Scott H. Donaldson, MD, Professor of Medicine in the Division of Pulmonary and Critical Care Medicine is first author on a new study that shows restoring the activity of the cystic fibrosis transmembrane conductant regulator (CFTR) using the therapeutic agent Ivacaftor can lead to significant improvements in physiologic assessments.
Cystic fibrosis is caused by various mutations in the Cystic Fibrosis Transmembrane Conductance Regulator (CFTR). Loss of CFTR function is the basis of CF because protein acts as a channel across the membrane of cells that are specialized to produce mucus, sweat, saliva, tears and digestive enzymes.
In this recent study published in the Journal of Clinical Investigation Insights, Donaldson performed a multisite, prospective, observational study of ivacaftor, prescribed in patients with the G551D-CFTR mutation. Measurements of lung mucociliary clearance (MCC) were performed before and after treatment initiation (1 and 3 months), in parallel with clinical outcome measures.
Results showed that using Ivacaftor, a highly effective CFTR modulator, used in a responsive population greatly improved mucociliary clearance, which is believed to be the link between CFTR mutations and the development of CF lung disease. Because improvement in MCC was also correlated with clinical lung function measurements (FEV1) in individual subjects, this MCC biomarker might be useful to identify other CFTR modulators that improve CF lung disease.
“Restoration of CFTR activity with ivacaftor led to significant improvements in MCC, and this physiologic assessment provides a means to characterize future CFTR modulator therapies, as well as predict improvements in lung function,” Donaldson said.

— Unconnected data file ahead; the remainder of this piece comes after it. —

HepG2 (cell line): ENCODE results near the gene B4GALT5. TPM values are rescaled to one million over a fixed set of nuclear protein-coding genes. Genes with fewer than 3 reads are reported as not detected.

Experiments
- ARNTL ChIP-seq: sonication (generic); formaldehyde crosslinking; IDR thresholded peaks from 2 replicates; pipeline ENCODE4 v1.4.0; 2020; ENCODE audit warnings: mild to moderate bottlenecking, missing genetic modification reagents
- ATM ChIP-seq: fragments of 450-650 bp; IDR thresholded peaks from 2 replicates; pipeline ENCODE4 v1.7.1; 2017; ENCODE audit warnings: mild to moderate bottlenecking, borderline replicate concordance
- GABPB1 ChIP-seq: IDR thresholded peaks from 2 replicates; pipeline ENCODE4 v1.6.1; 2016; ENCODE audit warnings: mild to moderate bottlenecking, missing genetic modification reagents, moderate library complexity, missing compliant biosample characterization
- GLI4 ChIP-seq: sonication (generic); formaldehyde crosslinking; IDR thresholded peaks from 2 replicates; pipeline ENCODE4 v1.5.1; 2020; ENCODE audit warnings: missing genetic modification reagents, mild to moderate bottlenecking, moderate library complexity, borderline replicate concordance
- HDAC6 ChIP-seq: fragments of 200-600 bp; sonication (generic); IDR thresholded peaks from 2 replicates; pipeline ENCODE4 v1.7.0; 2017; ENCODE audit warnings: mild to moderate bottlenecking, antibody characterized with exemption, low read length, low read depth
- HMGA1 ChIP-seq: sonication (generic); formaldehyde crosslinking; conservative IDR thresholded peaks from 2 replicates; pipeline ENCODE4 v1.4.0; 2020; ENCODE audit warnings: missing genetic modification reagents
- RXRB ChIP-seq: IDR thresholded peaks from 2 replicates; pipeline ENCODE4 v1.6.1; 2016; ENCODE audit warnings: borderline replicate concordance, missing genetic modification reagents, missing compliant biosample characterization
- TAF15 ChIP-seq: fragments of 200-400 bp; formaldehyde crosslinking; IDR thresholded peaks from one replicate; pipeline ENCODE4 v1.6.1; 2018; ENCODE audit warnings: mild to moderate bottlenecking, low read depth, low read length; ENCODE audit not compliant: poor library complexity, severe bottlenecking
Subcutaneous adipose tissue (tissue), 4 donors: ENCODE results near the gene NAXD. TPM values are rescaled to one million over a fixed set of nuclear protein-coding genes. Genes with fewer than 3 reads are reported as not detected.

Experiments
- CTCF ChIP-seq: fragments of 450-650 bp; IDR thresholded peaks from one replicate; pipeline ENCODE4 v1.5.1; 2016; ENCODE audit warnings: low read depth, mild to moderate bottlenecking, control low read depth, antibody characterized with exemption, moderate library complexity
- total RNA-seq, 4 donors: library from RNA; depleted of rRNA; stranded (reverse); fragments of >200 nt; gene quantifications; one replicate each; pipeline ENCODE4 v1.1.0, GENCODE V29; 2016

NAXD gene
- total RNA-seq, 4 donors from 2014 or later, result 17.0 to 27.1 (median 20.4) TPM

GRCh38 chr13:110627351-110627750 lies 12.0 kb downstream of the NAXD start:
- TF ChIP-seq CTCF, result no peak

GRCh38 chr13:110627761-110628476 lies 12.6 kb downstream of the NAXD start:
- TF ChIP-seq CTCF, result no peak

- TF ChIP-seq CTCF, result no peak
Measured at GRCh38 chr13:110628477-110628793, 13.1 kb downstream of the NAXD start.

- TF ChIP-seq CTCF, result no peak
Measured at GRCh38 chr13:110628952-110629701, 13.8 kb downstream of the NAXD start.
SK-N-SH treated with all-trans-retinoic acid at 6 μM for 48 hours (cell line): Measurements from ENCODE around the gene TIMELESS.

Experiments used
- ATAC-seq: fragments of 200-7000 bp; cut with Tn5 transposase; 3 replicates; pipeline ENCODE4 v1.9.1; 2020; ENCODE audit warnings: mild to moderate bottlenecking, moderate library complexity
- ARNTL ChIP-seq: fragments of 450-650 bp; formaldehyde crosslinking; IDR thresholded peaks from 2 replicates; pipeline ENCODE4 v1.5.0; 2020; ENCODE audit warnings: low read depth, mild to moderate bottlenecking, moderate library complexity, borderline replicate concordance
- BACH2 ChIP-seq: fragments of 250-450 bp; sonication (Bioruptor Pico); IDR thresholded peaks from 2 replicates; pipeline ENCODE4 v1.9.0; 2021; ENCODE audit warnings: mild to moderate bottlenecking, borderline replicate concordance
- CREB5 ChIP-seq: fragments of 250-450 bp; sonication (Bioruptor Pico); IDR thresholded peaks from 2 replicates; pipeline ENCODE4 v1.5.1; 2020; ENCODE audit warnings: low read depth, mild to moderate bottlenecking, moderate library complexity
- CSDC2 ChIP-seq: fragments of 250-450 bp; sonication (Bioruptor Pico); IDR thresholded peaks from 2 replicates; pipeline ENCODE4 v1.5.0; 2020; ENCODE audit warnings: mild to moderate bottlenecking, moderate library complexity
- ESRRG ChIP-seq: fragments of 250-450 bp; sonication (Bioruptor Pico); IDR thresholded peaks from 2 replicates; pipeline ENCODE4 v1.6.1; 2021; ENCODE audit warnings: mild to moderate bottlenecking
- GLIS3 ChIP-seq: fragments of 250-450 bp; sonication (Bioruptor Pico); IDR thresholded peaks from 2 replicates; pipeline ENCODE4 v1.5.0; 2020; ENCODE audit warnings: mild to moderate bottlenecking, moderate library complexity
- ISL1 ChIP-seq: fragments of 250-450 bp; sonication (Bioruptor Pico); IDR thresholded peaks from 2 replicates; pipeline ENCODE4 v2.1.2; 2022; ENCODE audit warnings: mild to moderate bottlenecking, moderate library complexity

“We anticipate that additional CFTR restoring therapies will be approved within the next year, bringing highly active therapies to about 90% of patients. We also expect that this will bring a tremendous change to clinical outcomes.”
Co-investigators included Beth L. Laube, PhD (Professor, Pediatrics, Johns Hopkins University), Timothy E. Corcoran, PhD (Associate Professor of Medicine and Bioengineering; University of Pittsburgh); Pradeep Bhambhvani, MD (Professor, Division of Molecular Imaging and Therapeutics, UAB); Kirby Zeman, PhD (Center for Environmental Medicine, Asthma, and Lung Biology, UNC), Agathe Ceppe, MS (Marsico Lung Institute, UNC); Pamela L. Zeitlin, MD (Professor of Pediatrics; National Jewish Health); Peter J. Mogayzel, Jr., MD, PhD (Professor of Pediatrics; Johns Hopkins University); Michael Boyle, MD (Adjunct Professor of Medicine; Johns Hopkins); Landon W. Locke, PhD (Department of Microbial Infection and Immunity; Ohio State University); Michael M. Myerburg, MD (Associate Professor of Medicine; University of Pittsburgh); Joseph M. Pilewski, MD (Professor of Medicine; University of Pittsburgh); Brian Flanagan (UAB); Steven M. Rowe, MD (Professor of Medicine, UAB); and William D. Bennett, PhD (Professor of Medicine, UNC).
Therapies like Ivacaftor are currently being developed to restore various levels of CFTR function, depending upon the specific gene mutation the patient possesses. Approximately 1,700 individual mutations in the CFTR gene can cause CF.